Protecting Your Data: Bringing Awareness to Consumers on National Data Privacy Day
Data Privacy Day began in the United States and Canada in 2008 as an extension of the already established Data Protection Day in Europe, which commemorated the signing of Convention 108, the first legally binding international treaty dealing with privacy and data protection.

U.S. Navy photo by Mass Communication Specialist 3rd Class Taylor N. Stinson
U.S. Navy photo by Mass Communication Specialist 3rd Class Taylor N. Stinson

These days there seems to be a national observance for everything. We have National Cheese Day, National Ice Cream Day, even National Tug-of-War Tournament day. But today, everyone should pay attention to National Data Privacy Day, and make cybersecurity an everyday effort.

Data Privacy Day began in the United States and Canada in 2008 as an extension of the established Data Protection Day in Europe, which commemorated the signing of Convention 108, the first legally binding international treaty dealing with privacy and data protection. In 2014, the United States Congress adopted a resolution supporting January 28 as National Data Privacy Day.

Data theft and misuse are global issues. The goal of National Data Privacy Day is to educate consumers about the collection of personal information, as well as benefits and risks of sharing this information. Consumers should be empowered to express their expectations for the use, protection, and management of their personal data. Those of us who work in the cybersecurity world want to inspire you -- the consumer -- through simple and actionable tips for actively managing online data. We want to motivate you to consider the privacy implications of your online actions for yourselves and others. We want to encourage businesses to be data stewards by being open and honest about how they collect, use, and share personal information while clearly communicating any available privacy and security controls.

It’s critical for consumers to understand their rights and the importance of protecting personal information. Your personal information can be utilized to open consumer accounts for unscrupulous use. Have you ever thought about how many times you’ve given out your Social Security number without thinking about the consequences? Or why so many organizations say they need your social security number? If you haven’t, you’re not alone. Social Security numbers are the most important piece of information a cybercriminal needs to commit identity theft. Yet many consumers don’t worry about handing over their most valuable identity asset until it’s too late. A stolen social security number allows a criminal to use your identity to apply for credit or a mortgage, use your health insurance, and even by a home or escape arrest, all in your name, using your information.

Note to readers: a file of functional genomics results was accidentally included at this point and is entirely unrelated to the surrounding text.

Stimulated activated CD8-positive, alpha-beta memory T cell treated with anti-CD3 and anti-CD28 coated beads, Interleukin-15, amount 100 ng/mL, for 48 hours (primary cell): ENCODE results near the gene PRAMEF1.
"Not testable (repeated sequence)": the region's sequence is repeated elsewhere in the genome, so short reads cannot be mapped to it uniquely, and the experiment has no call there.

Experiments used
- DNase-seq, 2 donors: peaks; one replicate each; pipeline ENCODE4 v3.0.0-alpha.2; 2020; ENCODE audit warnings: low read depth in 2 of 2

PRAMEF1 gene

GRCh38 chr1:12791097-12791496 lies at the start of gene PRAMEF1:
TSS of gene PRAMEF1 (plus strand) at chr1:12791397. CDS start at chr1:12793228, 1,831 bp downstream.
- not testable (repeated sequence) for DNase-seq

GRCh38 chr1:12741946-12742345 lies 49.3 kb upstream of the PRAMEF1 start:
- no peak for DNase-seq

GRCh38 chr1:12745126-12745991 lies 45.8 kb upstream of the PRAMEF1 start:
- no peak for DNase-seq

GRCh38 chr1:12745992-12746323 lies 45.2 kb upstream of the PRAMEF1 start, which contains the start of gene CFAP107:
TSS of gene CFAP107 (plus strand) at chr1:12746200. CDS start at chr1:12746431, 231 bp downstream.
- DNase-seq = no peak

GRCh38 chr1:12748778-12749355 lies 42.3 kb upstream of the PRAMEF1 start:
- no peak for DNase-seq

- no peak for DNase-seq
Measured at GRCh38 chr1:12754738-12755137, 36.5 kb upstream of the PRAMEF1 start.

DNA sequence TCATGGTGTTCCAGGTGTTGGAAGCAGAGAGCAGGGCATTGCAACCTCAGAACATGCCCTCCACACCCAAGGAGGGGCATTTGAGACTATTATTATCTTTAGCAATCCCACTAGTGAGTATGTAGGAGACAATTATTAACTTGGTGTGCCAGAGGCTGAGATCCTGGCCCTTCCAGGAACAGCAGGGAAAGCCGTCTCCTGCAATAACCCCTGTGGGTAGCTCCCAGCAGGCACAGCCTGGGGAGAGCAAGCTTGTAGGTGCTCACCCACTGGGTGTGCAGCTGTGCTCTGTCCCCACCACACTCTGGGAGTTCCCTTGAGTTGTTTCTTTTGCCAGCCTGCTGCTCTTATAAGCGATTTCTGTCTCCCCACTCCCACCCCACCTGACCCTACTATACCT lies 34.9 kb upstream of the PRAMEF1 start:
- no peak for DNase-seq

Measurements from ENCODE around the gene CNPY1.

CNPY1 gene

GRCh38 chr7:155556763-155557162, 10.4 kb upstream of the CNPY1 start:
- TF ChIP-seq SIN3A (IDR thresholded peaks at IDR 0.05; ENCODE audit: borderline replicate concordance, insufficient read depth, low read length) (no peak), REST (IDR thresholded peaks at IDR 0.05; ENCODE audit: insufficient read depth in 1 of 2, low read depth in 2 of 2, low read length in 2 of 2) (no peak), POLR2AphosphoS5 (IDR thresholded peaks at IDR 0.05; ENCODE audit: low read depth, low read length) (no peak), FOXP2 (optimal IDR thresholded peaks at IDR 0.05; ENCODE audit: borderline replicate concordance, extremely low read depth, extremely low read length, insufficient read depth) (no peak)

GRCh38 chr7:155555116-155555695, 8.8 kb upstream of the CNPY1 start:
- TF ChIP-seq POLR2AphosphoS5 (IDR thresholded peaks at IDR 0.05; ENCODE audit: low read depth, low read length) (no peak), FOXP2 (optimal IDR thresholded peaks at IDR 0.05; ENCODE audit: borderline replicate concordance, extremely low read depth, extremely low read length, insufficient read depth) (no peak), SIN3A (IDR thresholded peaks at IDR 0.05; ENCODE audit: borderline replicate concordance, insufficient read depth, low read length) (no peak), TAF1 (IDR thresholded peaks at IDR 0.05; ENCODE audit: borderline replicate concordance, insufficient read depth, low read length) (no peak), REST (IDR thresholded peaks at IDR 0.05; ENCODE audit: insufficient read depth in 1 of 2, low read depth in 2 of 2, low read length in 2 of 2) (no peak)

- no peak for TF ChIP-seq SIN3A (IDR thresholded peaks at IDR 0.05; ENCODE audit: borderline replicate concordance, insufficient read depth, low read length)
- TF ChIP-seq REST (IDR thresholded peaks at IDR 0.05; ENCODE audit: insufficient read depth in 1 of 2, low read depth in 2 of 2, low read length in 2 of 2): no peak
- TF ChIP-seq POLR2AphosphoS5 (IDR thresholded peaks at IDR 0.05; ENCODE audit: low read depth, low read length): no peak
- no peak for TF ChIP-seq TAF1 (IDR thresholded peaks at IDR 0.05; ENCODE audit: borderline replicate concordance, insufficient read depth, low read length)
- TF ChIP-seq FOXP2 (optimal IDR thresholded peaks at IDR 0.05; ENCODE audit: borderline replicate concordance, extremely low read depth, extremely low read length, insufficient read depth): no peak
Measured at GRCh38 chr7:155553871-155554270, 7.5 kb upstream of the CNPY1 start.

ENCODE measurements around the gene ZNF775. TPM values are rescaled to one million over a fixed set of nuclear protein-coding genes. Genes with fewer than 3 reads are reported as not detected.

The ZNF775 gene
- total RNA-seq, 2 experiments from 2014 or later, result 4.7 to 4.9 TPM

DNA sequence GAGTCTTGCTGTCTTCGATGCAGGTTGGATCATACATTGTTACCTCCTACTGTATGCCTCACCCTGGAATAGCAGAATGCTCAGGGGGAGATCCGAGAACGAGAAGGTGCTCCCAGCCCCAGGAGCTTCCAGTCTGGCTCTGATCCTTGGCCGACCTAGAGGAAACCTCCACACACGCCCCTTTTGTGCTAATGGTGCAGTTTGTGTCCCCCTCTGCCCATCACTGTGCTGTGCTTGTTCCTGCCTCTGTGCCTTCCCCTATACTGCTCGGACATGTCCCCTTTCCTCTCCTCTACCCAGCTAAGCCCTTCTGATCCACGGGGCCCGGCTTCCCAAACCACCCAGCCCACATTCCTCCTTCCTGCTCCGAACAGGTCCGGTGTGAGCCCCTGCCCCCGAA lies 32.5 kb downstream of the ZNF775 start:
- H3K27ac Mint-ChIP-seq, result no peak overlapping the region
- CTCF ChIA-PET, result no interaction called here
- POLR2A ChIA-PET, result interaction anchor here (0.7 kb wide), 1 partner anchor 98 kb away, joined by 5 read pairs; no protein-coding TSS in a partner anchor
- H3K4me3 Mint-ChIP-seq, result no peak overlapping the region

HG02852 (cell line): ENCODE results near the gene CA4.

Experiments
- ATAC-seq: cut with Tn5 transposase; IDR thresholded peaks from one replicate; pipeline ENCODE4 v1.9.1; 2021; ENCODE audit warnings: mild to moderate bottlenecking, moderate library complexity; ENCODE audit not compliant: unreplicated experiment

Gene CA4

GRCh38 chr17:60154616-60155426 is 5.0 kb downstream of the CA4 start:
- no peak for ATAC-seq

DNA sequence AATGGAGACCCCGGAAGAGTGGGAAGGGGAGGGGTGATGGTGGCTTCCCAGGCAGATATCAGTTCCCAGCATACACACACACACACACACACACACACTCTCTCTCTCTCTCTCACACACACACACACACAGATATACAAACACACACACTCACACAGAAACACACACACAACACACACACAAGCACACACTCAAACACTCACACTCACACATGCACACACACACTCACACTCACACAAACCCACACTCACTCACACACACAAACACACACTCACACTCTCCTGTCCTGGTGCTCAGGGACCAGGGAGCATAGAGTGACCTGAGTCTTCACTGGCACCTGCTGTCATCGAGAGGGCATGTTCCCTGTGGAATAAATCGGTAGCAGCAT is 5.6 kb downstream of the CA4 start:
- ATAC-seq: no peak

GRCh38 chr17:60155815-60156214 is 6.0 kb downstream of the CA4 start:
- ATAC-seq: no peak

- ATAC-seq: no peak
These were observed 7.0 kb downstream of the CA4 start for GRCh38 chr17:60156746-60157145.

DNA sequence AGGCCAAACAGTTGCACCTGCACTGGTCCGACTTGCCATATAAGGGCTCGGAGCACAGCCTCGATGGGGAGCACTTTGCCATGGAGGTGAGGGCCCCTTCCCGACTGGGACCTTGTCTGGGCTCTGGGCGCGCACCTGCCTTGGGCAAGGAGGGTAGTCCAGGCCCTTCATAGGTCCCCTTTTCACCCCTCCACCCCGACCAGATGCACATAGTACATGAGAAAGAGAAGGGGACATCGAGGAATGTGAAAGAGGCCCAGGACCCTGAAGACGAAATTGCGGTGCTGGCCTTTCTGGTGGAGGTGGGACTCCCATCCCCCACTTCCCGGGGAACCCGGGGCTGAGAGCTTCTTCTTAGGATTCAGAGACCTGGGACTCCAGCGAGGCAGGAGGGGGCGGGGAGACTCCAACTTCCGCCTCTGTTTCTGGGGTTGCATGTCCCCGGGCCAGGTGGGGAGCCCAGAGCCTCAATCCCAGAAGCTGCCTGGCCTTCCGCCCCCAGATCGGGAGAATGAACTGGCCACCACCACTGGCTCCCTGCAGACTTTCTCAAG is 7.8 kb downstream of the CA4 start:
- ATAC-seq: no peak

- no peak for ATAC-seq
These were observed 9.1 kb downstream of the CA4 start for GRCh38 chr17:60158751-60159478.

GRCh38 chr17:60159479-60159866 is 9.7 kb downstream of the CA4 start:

Even though they were never intended to be used as universal identifiers, Social Security numbers are the most commonly used record-keeping number in the United States. They’re linked to your bank account, credit score, residence, employment, and much more. To make matters worse, the unsecure ways social security numbers are stored and transmitted make them the prime target of identity thieves. You should challenge or object when businesses and organizations request your social security number. It could save you a lot of grief later.

So, maybe you do protect your Social Security Number, but what about your social media accounts, which are good sources for consumer personal information. When you download a social media application on ‪Internet-connected‬‬‬‬ devices, you may be allowing the app to collect and use your personal information such as your contacts list, family members’ information, or your current location and residence. If possible, look at the application permissions before downloading, and make sure you are comfortable with the information it requests and collects. Facebook alone maintains a plethora of personal information on account users, and the information they collect and sell is growing daily.

Before posting online, think about how it might be perceived now and in the future, and who might see it. Think about what you are posting and how it can be used by cybercriminals. Set the application privacy and security settings on web services and Internet-connected devices to your comfort level. It is a good idea to limit how and with whom you share information. Be aware that when you share a post, picture or video online, you may also be revealing information about others unaware. Be thoughtful when and how you share information about others.

My challenge to everyone this National Data Privacy Day is to look at all your devices that connect to the Internet -- including smart phones -- and ensure they are updated with the latest virus protection software. Review the settings on all social media accounts, including Facebook, Twitter, Pinterest, Instagram. These are just a few of the most popular sites, but there are hundreds more. Ensure these sites are sharing what you want to share with the world based on your own personal risk tolerance. When sharing critical information across business sites like banking or purchasing, be sure that information is encrypted and sites are legitimate.

National Data Privacy Day is for your situational awareness and protection.
                                                                                       

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